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Find and Replace is a decent feature for any text editor that supports it. Besides allowing you to search for a given string of text in a file, it even allows you to insert some other text in place of it. The replace function not only replaces a single instance of the found string, but it can also be applied across the entire file in every found instance of the searched text. How cool is that, huh?

In the code editor called Sublime Text, there is the ability to search for Regular expressions besides plain strings of text. There are a bunch of cool possibilities you can pull off using this feature, but what we’re interested in for now is the ability to replace anything you search with an actual newline escape sequence, and vice versa. But why would you want to do that in the first place?

Why would I want to replace stuff with newlines?

A good question. 

Answer? “Depends”.

For example, if you’ve written out a list of some words like this:

And would like them to be in lines like this:

You can do that using the replace with newline method. But don’t get me wrong, there are actually a lot of useful scenarios where you may wish to use this technique. A more common use case is to replace a typed out ‘\n’ with a newline in code files, as this is where most of usability is visible.

Replace anything with a newline

You can choose to replace just about anything with a newline in Sublime Text, and it’s really easy to use as long as you can remember the steps! What are you waiting for? Fire up Sublime Text and press Command + Shift + F (in Mac) or Ctrl + Shift + H in (Windows and Linux) to enable the Find and Replace bar on the bottom of the editor window:

Make sure to enable Regular Expressions by clicking on the .* button on the left (it is enabled if it has a gray background). Now what you’d want to do, inside the text-input box beside Find, is to search for the characters (or any form of text) that you’d like to replace with a newline. In the example above, I’d like to replace the ‘, ‘ (Comma that has a space after it), with a newline. So this is what I’d search:

Right off the bat if you click on the Find button, you’d be taken to a new tab with the results. However, this is not what we want, so don’t click on Find for now. After you make sure that you’ve typed in the right character, type out “\n” inside the text-input box beside Replace:

Click on Replace on the bottom right:

Under the confirmation window where it shows you the number of instances found, click on Replace:

And wala! All the instances of our found text has been replaced with a newline!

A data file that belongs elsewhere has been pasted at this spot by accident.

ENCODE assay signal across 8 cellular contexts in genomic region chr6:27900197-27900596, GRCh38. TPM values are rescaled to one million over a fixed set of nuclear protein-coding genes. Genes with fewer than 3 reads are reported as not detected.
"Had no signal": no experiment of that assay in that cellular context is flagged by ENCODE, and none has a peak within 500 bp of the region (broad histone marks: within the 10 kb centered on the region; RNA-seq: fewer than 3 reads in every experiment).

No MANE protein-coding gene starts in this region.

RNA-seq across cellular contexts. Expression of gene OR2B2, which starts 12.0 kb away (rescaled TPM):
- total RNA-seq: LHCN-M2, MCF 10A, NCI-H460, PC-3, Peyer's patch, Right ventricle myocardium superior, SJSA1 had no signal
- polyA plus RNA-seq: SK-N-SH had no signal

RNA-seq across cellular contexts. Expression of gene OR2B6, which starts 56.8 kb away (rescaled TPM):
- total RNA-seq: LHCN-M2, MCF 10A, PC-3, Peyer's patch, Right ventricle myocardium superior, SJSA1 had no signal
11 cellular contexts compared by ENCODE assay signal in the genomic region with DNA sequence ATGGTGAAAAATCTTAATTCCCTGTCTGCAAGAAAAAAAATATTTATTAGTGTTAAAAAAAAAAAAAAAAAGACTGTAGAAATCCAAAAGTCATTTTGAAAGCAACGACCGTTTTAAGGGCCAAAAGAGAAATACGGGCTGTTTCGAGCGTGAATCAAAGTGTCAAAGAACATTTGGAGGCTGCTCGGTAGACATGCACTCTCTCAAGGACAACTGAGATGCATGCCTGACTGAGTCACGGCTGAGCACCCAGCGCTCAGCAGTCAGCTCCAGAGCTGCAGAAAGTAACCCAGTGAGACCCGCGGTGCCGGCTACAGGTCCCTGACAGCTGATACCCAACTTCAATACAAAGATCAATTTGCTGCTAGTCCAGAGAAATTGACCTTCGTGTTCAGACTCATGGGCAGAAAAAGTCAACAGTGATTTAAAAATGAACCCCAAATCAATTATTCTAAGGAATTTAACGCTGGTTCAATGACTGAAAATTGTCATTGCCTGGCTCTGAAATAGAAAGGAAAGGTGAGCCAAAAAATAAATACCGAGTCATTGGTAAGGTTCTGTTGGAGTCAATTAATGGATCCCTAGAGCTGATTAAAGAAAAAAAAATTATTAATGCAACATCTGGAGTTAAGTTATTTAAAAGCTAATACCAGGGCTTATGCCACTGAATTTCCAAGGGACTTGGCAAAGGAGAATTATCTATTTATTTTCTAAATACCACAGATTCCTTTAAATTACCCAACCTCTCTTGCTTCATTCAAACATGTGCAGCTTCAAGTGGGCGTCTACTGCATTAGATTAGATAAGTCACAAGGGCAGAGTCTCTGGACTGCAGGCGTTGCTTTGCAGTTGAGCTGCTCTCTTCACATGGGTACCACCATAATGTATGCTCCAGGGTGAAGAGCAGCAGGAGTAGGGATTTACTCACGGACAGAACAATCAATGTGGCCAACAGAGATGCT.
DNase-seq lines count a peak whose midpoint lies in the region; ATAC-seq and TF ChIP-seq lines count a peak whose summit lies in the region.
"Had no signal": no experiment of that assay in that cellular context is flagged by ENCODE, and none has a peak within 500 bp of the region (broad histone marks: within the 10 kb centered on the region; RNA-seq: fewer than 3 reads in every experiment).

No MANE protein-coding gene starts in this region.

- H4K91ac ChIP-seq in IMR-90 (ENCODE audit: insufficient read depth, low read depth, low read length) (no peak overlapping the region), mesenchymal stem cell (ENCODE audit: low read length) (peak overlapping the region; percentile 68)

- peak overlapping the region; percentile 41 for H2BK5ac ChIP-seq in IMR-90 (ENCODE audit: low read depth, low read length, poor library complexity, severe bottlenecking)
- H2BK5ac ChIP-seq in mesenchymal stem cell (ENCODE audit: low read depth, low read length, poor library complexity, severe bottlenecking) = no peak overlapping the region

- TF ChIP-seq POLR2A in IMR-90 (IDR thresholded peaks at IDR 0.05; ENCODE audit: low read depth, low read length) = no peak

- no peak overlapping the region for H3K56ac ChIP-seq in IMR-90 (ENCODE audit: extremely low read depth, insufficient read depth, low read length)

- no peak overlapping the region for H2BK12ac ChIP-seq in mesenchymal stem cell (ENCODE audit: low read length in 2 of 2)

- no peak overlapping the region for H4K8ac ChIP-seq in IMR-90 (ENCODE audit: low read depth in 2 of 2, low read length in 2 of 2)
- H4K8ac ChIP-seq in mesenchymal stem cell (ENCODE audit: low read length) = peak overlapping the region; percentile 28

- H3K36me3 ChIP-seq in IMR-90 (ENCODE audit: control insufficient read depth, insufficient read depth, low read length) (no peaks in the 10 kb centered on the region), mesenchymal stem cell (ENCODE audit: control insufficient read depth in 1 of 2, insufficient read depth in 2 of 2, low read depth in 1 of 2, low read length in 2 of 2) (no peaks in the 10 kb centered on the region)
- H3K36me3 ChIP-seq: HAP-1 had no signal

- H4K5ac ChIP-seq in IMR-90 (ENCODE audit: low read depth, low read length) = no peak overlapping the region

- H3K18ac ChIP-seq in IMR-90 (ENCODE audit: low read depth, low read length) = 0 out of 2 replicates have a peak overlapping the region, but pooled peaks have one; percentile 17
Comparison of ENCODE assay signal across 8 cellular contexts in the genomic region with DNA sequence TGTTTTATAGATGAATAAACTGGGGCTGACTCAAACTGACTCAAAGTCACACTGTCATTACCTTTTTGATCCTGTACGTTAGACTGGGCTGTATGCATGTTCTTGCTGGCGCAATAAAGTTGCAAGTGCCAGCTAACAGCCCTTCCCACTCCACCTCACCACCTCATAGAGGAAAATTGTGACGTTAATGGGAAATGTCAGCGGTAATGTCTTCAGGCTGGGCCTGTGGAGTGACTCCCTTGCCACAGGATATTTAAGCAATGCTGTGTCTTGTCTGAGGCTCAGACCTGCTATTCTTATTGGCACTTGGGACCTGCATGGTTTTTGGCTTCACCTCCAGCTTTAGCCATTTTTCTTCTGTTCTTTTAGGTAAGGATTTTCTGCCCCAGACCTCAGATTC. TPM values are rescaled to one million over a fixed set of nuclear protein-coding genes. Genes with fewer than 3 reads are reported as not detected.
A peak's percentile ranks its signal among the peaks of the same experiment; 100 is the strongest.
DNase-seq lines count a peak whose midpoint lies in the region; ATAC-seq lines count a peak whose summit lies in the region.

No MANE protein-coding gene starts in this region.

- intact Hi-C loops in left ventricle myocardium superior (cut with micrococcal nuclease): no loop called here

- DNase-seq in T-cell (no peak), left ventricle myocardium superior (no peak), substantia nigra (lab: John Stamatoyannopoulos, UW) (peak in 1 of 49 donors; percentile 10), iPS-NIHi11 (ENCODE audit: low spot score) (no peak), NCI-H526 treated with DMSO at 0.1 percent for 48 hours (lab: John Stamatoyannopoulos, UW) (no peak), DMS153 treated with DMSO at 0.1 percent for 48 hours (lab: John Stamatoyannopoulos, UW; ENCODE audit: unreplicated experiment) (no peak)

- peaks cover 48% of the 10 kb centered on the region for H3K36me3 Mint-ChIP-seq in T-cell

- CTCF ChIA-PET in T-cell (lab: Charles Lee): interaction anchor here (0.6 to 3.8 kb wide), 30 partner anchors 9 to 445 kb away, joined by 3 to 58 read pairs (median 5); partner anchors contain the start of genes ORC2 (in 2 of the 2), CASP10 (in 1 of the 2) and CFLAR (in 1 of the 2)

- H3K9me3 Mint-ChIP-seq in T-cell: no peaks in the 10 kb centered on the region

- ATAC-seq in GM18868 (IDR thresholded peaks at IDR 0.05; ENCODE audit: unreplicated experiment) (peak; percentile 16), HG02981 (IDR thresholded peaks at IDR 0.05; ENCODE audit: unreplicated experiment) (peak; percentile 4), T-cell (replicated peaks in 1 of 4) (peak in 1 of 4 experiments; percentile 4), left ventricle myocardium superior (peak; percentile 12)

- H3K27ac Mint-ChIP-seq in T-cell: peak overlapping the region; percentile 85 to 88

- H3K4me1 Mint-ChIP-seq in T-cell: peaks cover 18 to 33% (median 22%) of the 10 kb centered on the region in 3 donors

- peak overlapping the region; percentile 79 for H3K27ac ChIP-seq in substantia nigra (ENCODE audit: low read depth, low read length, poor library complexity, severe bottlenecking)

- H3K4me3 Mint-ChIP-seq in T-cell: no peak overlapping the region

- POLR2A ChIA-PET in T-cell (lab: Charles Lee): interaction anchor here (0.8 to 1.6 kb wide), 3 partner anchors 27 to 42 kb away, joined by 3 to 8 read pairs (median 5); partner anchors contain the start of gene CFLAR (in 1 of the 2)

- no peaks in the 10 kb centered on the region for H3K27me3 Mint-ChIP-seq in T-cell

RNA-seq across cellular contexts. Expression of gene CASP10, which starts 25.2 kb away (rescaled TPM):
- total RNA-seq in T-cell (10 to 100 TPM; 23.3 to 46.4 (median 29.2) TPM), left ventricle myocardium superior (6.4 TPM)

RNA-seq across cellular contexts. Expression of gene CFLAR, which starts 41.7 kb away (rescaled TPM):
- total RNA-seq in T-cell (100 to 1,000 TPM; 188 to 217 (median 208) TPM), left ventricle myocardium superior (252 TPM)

Replacing instances of \n with a newline

As I had already mentioned, a more general use case for this method is to replace every instance of \n found in a file with an actual newline. If you try using your inner-genius instincts to try the same process as previous and search for \n beside Find and try to replace it like this:

You’d get back this:

So don’t try it out that way. What you need to do, is type in an extra backslash (\) before the \n you insert in the text-input box beside Find (only), like this:

Notice how the ‘n’ turns from a purple color to white. This depicts that it is no longer interpreted as an escape sequence, but rather, as a regular string you searched for.

Now if you try clicking on Replace, and the confirm that you want to replace it:

You’d get the \n(s) to be turned into actual newlines, just as expected:

Don’t believe it actually worked or if I did it myself? We’ll here’s a gif for that too:

Replace newlines with a comma

Just in case you asked for, it is also possible to replace an actual newline with something else. What this will do is join the lines together, but divide each of them using whatever you replaced the newlines with. It doesn’t just have to be a comma, but it can simply be anything else. For example, if you want to replace each newline with a tab, you can simply use ‘\t’ and make it happen!

If we go back to our ‘apple, banana’ example, and wish to turn each words with separate lines into a single line with the words divided by commas, this is what I’ll do:

Simply interchange the contents of the text-input boxes from this:

to this:

As always, click on the Replace button on the bottom right, confirm, and you get back this:

I wouldn’t mind if you thank me later, though! For now, how about you try replacing the newlines with a tab instead?